What To Watch: Critic's Dozen

11 movies to watch online, one in theaters - and one to avoid.

What To Watch: Critic's Dozen

I’ve been spending the week dealing with “Watch List” back office stuff and assorted matters – more to come on that next week – but if you’re stuck for a movie to watch over the weekend, here are 11 streaming goodies, old and new, freshly arrived on seven different VOD platforms. Plus, one to catch in theaters and one to stay far, far away from.

On Amazon: “10 Items or Less” (2006, ⭐ ⭐ 1/2) The sort of modest two-character comedy you might feel burned by seeing in a movie theater but that seems right at home on the small screen. Morgan Freeman plays a Hollywood star (how meta) hanging out at a neighborhood supermarket while rehearsing a role for an indie film; the adorable Paz Vega is the self-sabotaging check-out clerk he befriends. Smart, slight, and charming.

On Netflix: “Pacific Rim” (2013, ⭐ ⭐ ⭐ 1/2) Until last year’s rave-reviewedGodzilla: Minus One” comes to video on demand, fans of well-made monster movies will have to make do with Guillermo del Toro’s excellent kaiju smackdown. Reviewing the film in 2013, I said it “honors both the requirements of modern mega-cinema — monsters and robots, stalwart heroes, global calamities delivered in crystalline 3-D digital imagery — and such unfashionable verities as well-developed characters you care about and witty, passionate storytelling.” With Idris Elba and Rinko Kikuchi.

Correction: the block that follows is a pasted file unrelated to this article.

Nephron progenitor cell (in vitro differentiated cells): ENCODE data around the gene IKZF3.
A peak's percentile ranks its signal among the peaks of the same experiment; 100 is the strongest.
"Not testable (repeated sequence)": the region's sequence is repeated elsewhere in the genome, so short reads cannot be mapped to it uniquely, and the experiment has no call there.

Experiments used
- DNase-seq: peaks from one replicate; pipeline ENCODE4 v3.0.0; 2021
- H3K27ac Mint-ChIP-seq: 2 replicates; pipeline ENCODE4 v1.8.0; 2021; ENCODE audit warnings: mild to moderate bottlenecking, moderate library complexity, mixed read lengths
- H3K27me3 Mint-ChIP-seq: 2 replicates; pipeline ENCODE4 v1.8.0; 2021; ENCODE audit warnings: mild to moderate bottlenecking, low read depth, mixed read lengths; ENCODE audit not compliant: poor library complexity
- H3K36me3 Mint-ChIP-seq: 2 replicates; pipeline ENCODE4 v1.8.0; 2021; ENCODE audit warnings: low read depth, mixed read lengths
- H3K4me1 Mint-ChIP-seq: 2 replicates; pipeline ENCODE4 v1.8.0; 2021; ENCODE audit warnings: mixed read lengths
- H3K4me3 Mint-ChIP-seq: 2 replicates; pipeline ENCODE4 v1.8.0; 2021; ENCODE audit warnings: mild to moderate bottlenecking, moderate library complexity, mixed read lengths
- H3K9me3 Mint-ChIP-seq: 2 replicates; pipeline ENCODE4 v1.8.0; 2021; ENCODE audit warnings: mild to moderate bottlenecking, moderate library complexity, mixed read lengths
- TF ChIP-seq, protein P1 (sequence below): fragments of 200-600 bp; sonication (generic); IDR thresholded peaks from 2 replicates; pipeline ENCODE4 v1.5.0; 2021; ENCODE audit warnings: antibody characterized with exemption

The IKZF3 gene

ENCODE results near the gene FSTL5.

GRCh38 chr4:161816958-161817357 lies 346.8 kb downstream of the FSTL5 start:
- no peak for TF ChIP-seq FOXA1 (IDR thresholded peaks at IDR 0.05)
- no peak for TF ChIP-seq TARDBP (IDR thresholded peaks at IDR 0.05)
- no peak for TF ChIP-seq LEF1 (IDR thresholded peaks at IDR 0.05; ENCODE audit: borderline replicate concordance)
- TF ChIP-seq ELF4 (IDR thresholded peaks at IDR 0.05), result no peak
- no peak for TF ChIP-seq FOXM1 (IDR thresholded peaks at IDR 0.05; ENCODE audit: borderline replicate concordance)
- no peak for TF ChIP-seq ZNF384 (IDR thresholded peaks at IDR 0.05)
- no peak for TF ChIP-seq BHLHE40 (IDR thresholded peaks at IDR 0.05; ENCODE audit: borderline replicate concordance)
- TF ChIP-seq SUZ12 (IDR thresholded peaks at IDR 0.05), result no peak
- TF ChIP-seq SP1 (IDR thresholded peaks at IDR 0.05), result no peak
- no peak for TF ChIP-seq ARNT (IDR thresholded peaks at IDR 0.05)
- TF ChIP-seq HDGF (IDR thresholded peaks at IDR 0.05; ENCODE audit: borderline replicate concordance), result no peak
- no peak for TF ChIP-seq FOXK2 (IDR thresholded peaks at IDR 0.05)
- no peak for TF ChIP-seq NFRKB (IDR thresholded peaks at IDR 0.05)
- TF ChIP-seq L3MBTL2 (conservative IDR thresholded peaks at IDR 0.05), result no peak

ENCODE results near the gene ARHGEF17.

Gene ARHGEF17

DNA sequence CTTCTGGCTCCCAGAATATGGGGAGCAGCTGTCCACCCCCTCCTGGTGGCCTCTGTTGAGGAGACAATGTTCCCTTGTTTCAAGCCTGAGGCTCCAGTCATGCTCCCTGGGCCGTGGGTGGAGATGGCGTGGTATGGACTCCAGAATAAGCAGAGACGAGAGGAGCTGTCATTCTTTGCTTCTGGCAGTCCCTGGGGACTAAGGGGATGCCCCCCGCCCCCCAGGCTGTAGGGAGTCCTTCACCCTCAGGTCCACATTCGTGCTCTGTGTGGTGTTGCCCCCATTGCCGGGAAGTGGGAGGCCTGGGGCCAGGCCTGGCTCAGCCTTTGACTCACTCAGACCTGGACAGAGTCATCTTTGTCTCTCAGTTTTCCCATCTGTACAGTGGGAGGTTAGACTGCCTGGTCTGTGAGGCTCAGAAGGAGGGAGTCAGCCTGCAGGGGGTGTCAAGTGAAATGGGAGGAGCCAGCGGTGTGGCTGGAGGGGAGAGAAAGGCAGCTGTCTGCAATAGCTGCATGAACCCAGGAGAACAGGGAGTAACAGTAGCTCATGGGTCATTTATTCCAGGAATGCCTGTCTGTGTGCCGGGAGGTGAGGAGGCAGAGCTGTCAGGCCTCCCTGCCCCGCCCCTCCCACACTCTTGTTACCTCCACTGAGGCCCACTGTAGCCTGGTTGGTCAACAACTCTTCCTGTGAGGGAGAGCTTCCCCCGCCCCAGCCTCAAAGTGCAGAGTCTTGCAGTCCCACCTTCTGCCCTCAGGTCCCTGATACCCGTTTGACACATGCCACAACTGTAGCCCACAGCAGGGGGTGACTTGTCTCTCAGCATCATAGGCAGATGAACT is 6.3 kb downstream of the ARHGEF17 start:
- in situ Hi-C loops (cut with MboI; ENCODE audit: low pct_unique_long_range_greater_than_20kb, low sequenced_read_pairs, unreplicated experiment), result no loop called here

“Looper” (2012, ⭐ ⭐ 1/2) Before Rian Johnson hit the big time with “Return of the The Last Jedi” and the “Knives Out” franchise, he made enjoyably smart-ass genre workouts like this twisty back-to-the-future crime drama, in which an assassin (Joseph Gordon Levitt) is stalked by his older self (Bruce Willis). “I don’t want to talk about time travel,” the latter snarls. “We’ll be here all day making diagrams with straws.” With Emily Blunt.

On Hulu: “R.M.N.” (2023) I confess with some embarrassment that I still haven’t gotten around to watching one of 2023’s best-reviewed films, a drama about the arrival of foreign laborers in a powder-keg rural village. I plan to rectify that soon and if you’d like to beat me to the punch, by all means do. The title refers not to Richard Milhous Nixon but to both Romania and the Romanian acronym for an MRI, and the director is Cristian Mungiu, who made one of the greatest movies of the 21st century to date, “Four Months, Three Weeks, and Two Days.”

On MUBI: “Fallen Leaves” (2023, ⭐ ⭐ ⭐ ⭐) A deadpan love story from Aki Kaurismäki – a Finn’s idea of a rom-com – and just about perfect in its dour, minimalist belief in human trial and error. Alma Pöstyi and Jussi Vatanen play two movie-loving loners who fate keeps nudging toward and away from each other. The director’s own dog, Alma, plays the stray that Pöstyi adopts in the film.

“Fremont” (2023, ⭐ ⭐ ⭐) More po-faced festival fare, this one a black-and-white comedy drama about a young Afghanistan army translator (Anaita Wali Zada, very appealing) resettled in America and stuck writing fortunes in a fortune cookie factory. What would you do in such a situation? Exactly. With a late-inning appearance by Jeremy Allen White of “The Bear.” Recommended by a number of Watch List readers, who won’t stop badgering me to tell you about it. Which I have now done, and gladly.

On MAX: “Bachelorette” (2012, ⭐ ⭐ ⭐) If you enjoyed 2011’s Kristen Wiig blockbuster “Bridesmaids” but felt it could have used more satire than slapstick, then this acridly hilarious and subtly sad character comedy from writer-director Leslye Headland (who went on to create TV’s “Russian Doll”) may be more up your wedding aisle. Kirsten Dunst is the queen-bee leader of a trio of self-obsessed, self-loathing bridesmaids, with Lizzy Caplan and the deliriously funny Isla Fisher rounding out the crew.